The dominant mode of being in these poems casts a dark heat—desire and destruction couple in his imagination, and its terrains concatenate with lush (emotional) desolation. The text’s landscapes are both central and spectral—they haunt his being, tilting his psyche as he wrestles with his feelings, with others, with ghostly whispers from beyond. There isn’t space for a middle ground in this sort of writing: his spirit ravages and is ravaged, and in tracking these contortions, his turns of phrase swerve with a symbolic richness reaching towards religiosity.

Be sure to check out the rest of the review on the Constant Critic website.

Become a groupie

Sat 5/14, 6 pm

w/ Dot Devota, Jennifer Militello & Brandon Shimoda

Publicly Complex

Ada Books

717 Westminster St

Providence, RI

ada-books.com

 

Tues 5/17, 8 pm

Flying Object Books

w/ Dot Devota, Lucas Farrell, & Brandon Shimoda

42 West Street

Hadley, MA

flying-object.org

 

Fri 5/20

Black Ocean Reading

w/ Dot Devota, Brandon Shimoda, & Janaka Stucky

Lorem Ipsum Books

1299 Cambridge Street

loremipsumbooks.com

Cambridge, MA

 

Mon 5/23, 7:30 pm

Unnameable Readings

W/ Dot Devota, Brandon Shimoda, & Janaka Stucky

Unnameable Books

600 Vanderbilt Ave

Brooklyn, NY

Unnameablebooks.blogspot.com

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Literary Love: Day 20

The Black Ocean blog took a rest this weekend, and we hope you did too--maybe curled up with one of the many books we’ve shared with you this month. To celebrate the duality of a lunar eclipse on the winter solstice, here are two chapbooks recommended by Joe Hall to read by the light of the blood-red moon.
 

The Heart Is Green from So Much Waiting by Sampson Starkweather (Immaculate Disciples Press)


Vallejo and Starkweather wreck each other in what he calls a transcontemporation (definition: A transcontemporation is to a poem what RoboCop is to a normal police officer). The flaming rubble that results is by turns awkward and gorgeous as the poem's deal with love, hornyness, resignation etc in a voice swerving between angry adolescence and the opposite of that:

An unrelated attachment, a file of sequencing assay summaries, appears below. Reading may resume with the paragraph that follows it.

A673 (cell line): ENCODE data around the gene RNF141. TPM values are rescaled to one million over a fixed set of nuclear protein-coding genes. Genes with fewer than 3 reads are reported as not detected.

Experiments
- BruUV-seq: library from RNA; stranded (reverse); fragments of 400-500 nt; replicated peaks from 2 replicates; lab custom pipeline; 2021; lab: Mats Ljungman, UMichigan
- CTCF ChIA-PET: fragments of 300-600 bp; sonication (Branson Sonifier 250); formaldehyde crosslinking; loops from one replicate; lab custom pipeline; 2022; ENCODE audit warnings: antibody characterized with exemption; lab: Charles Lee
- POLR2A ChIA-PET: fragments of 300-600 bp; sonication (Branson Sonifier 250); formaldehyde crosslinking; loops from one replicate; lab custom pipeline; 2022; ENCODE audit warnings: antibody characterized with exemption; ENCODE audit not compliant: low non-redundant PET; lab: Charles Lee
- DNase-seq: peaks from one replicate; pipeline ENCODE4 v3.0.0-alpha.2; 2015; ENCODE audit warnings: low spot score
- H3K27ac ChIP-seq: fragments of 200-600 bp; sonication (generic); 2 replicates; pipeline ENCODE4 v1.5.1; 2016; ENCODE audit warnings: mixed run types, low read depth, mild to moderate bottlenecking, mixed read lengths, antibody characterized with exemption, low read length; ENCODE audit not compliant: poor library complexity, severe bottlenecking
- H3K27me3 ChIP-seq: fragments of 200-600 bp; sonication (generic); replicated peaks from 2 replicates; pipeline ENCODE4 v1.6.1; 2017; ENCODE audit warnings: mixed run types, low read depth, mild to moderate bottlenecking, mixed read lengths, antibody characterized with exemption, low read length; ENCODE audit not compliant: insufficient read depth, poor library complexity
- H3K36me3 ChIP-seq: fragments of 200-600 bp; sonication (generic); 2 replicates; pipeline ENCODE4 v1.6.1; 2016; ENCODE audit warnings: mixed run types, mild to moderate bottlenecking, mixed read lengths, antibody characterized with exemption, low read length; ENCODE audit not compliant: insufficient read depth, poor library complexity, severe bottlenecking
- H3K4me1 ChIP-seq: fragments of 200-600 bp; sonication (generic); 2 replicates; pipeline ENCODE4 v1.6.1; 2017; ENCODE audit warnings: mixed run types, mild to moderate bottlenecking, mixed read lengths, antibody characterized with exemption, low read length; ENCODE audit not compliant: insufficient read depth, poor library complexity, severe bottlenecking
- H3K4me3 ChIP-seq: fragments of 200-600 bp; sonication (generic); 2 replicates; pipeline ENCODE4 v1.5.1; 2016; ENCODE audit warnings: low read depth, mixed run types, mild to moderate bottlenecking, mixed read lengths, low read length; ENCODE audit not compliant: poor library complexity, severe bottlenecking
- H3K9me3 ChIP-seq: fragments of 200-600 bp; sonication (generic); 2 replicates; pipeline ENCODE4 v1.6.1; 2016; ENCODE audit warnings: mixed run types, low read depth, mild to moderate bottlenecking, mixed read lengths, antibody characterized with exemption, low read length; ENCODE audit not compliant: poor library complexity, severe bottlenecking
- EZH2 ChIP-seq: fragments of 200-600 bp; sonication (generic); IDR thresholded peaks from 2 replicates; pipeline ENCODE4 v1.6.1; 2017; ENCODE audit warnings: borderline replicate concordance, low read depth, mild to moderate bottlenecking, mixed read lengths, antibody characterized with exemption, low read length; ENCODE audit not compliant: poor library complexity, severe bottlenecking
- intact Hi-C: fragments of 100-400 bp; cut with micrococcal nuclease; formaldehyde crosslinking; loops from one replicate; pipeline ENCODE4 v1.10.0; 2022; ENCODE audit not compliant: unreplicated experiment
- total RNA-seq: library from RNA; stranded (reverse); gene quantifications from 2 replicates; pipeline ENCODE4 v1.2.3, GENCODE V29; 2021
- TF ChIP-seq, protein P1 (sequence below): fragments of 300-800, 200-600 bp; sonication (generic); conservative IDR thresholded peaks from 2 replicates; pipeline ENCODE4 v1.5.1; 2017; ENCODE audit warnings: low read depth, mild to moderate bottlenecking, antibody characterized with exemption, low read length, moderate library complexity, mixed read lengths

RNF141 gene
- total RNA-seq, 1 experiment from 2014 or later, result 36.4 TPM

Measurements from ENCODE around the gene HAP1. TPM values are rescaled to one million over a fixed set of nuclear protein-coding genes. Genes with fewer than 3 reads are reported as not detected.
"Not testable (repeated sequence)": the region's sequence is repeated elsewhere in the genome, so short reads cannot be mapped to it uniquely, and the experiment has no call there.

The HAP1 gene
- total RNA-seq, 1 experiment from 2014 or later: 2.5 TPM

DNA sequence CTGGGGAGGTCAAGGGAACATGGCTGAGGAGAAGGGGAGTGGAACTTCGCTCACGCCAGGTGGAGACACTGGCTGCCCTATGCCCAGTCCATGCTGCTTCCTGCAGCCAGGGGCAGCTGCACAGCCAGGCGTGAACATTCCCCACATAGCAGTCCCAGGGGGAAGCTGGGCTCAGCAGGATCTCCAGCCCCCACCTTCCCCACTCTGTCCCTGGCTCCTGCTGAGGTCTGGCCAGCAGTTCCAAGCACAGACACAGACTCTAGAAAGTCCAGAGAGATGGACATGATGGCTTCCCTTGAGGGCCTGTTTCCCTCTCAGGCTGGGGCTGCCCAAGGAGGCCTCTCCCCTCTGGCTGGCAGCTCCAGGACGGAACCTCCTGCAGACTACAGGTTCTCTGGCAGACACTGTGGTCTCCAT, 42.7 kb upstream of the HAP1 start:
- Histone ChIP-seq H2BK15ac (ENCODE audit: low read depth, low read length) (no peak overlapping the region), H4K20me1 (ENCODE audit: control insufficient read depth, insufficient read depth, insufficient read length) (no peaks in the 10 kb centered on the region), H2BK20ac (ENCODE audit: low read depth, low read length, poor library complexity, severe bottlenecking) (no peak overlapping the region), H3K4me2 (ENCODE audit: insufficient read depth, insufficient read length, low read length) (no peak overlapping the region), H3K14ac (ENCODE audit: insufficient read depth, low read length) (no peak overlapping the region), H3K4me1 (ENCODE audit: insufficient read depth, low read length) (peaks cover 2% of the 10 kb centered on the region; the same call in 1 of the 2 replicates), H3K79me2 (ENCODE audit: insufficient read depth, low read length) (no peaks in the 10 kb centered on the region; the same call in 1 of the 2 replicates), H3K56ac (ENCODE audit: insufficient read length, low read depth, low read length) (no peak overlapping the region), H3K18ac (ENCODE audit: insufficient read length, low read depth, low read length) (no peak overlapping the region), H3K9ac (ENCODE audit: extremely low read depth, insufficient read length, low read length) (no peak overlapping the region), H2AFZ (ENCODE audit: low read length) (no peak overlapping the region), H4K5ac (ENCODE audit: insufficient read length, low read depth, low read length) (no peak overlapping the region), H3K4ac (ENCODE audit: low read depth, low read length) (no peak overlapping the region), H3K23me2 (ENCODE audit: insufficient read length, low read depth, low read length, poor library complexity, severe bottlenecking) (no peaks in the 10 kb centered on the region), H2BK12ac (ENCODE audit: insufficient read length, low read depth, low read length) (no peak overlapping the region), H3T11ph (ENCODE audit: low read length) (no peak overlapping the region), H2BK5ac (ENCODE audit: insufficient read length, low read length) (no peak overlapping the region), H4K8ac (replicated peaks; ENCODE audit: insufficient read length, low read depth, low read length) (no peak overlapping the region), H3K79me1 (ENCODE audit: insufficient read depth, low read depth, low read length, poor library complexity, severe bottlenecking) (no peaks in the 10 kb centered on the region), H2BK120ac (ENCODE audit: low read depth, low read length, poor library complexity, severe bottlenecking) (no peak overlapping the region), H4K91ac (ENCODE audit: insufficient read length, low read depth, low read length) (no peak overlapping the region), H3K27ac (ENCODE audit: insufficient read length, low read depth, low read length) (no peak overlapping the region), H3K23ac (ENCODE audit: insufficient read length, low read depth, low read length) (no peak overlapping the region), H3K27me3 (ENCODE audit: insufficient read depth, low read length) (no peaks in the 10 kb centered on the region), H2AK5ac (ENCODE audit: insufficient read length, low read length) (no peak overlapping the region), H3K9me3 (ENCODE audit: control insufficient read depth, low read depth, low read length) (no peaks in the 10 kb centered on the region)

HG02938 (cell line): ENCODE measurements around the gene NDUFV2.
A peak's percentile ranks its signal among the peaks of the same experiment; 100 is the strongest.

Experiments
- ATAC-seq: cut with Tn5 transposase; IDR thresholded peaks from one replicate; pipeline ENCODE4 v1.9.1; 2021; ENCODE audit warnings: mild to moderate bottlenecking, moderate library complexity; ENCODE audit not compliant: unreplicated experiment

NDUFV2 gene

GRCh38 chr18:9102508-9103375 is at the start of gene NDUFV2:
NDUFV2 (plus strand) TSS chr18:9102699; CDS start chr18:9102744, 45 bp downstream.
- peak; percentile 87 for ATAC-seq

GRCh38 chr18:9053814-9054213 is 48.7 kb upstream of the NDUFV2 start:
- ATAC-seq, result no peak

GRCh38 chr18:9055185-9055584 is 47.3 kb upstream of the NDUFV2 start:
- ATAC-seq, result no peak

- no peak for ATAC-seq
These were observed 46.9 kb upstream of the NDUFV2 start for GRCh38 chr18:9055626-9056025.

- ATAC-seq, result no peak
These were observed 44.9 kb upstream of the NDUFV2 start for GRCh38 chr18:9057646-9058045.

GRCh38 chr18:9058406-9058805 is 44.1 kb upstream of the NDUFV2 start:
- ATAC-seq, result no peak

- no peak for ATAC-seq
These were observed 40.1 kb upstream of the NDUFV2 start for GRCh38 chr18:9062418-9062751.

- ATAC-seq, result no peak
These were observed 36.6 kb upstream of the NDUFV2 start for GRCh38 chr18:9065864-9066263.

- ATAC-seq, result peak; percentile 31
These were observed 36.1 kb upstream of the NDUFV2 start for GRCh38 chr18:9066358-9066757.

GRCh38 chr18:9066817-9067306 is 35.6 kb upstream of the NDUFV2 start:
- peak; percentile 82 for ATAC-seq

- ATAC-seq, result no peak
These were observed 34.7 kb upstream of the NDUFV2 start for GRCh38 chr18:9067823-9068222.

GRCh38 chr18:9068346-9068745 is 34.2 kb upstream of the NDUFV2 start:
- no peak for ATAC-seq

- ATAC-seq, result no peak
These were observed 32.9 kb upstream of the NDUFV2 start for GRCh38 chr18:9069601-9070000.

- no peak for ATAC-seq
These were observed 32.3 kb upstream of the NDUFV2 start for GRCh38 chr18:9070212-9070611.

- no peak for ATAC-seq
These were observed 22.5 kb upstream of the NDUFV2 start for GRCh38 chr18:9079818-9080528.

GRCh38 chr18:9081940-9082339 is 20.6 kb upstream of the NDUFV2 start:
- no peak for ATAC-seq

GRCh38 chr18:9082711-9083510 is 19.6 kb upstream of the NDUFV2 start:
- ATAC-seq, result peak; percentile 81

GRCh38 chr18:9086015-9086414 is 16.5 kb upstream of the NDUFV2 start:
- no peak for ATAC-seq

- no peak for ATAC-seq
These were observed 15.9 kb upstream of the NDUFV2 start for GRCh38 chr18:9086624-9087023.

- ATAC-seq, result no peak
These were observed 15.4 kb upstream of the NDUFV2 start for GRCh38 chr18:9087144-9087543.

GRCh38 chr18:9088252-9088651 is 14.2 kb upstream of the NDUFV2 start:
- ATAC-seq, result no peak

"In seventh grade, I couldn't find the heart / on a 3D anatomy model, I just stood there like a town / dotted with paralyzed tornados, as the students snickered / I imagined Andre the Giant flying through the air, getting / head from Stacy Kerkoff beneath the bleachers. // Today, I brush back the harshness of because..."

or

"May this rain never end. / Unless I am allowed to fall / from the same source, unless they bury me / in a downpour, in the waters / that surge from every fire. // This rain, to what end will it reach me?"

Points also for referencing N.W.A.


Conditions Which by Wade Fletcher (Pied-à-terre)


Wade's poems enter the process of your own reading and revise. They erase their own tracks, boiling themselves down to what they are--words in relation. The most thinly whispered proposition. What you have to strain to hear, to lean in, turn your ear to. The book is vegan. It is not there.

It is so punk I can't even figure out how to buy it. And isn't that what Christmas is all about?

Look at some pages here, here, here.

 

Check back tomorrow for something of a slightly different flavor from Brandon Shimoda.

Literary Love: Day 7

Some days you just want to read a chapbook. Lucky for you, Brandon Shimoda, whose book The Girl Without Arms is forthcoming from Black Ocean, has just the chapbook you need: Phil Cordelli's Book of Numbers Book of Letters (Agnes Fox Press).

 

 

Years from now ... after poetry has quit the world of money and influence ... after art has dispensed entirely with any cares for the mainstream (consumers, commuters, homeowners, husbands, voters, committee members, academics, etc.) ... after 99% of what we have come to accept as good and important has rotted out of the atmosphere ... people will begin unearthing the relics of the life and work of Phil Cordelli -- a poet, artist and farmer, born in the twentieth century, active across the first half of the twenty-first, and currently living in western Massachusetts. Among the innumerable home recordings, painted films, letterpressed pieces of garbage, book-length collages, scarified vinyl, copyright violations and field guides that form Cordelli's art, will be Book of Numbers / Book of Letters, published in 2010 by Agnes Fox. It might be the notes of a filmmaker, or the films of a scavenging note-taker. It might be the pin-hole paintings of a shut-in, or text installations assembled by an entire community. It might be the liner notes of a clairvoyant country musician, or the transcripts of an early morning conversation between a lone individual and his generously overwhelming environment. Undoubtedly it will continue to be all of these things. Numbers / Letters is a humble part of what I take to be a growing and indispensable compost and, after all, the "years from now" aforementioned are these ... 

You can begin the excavation now just by clicking the link above.